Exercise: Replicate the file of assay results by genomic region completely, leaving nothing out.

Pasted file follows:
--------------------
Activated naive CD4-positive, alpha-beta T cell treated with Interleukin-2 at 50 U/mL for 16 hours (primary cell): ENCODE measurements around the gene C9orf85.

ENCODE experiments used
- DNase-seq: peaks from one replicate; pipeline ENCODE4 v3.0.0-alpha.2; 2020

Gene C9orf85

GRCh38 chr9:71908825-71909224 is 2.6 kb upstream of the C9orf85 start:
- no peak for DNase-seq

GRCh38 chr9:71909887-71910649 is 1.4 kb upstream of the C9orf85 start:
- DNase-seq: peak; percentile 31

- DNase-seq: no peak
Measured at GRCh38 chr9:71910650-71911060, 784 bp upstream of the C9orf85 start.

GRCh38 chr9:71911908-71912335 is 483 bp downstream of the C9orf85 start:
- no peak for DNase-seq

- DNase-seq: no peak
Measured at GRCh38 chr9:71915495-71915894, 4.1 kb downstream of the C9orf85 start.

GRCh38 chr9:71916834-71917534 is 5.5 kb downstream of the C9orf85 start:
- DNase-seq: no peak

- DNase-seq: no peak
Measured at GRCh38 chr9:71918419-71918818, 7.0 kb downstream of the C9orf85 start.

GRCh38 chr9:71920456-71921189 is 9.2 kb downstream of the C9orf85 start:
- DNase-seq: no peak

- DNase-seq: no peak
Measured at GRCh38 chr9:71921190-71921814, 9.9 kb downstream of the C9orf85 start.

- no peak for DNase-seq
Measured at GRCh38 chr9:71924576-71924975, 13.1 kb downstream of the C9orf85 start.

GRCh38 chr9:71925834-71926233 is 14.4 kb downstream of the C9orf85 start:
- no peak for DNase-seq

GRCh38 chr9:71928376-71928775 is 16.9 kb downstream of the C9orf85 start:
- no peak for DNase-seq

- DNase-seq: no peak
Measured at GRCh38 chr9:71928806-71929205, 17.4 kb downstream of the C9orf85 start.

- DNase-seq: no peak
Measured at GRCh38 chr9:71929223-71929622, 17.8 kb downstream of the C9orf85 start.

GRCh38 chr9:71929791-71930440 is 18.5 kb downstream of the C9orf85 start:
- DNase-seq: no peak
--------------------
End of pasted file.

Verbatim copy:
Activated naive CD4-positive, alpha-beta T cell treated with Interleukin-2 at 50 U/mL for 16 hours (primary cell): ENCODE measurements around the gene C9orf85.

ENCODE experiments used
- DNase-seq: peaks from one replicate; pipeline ENCODE4 v3.0.0-alpha.2; 2020

Gene C9orf85

GRCh38 chr9:71908825-71909224 is 2.6 kb upstream of the C9orf85 start:
- no peak for DNase-seq

GRCh38 chr9:71909887-71910649 is 1.4 kb upstream of the C9orf85 start:
- DNase-seq: peak; percentile 31

- DNase-seq: no peak
Measured at GRCh38 chr9:71910650-71911060, 784 bp upstream of the C9orf85 start.

GRCh38 chr9:71911908-71912335 is 483 bp downstream of the C9orf85 start:
- no peak for DNase-seq

- DNase-seq: no peak
Measured at GRCh38 chr9:71915495-71915894, 4.1 kb downstream of the C9orf85 start.

GRCh38 chr9:71916834-71917534 is 5.5 kb downstream of the C9orf85 start:
- DNase-seq: no peak

- DNase-seq: no peak
Measured at GRCh38 chr9:71918419-71918818, 7.0 kb downstream of the C9orf85 start.

GRCh38 chr9:71920456-71921189 is 9.2 kb downstream of the C9orf85 start:
- DNase-seq: no peak

- DNase-seq: no peak
Measured at GRCh38 chr9:71921190-71921814, 9.9 kb downstream of the C9orf85 start.

- no peak for DNase-seq
Measured at GRCh38 chr9:71924576-71924975, 13.1 kb downstream of the C9orf85 start.

GRCh38 chr9:71925834-71926233 is 14.4 kb downstream of the C9orf85 start:
- no peak for DNase-seq

GRCh38 chr9:71928376-71928775 is 16.9 kb downstream of the C9orf85 start:
- no peak for DNase-seq

- DNase-seq: no peak
Measured at GRCh38 chr9:71928806-71929205, 17.4 kb downstream of the C9orf85 start.

- DNase-seq: no peak
Measured at GRCh38 chr9:71929223-71929622, 17.8 kb downstream of the C9orf85 start.

GRCh38 chr9:71929791-71930440 is 18.5 kb downstream of the C9orf85 start:
- DNase-seq: no peak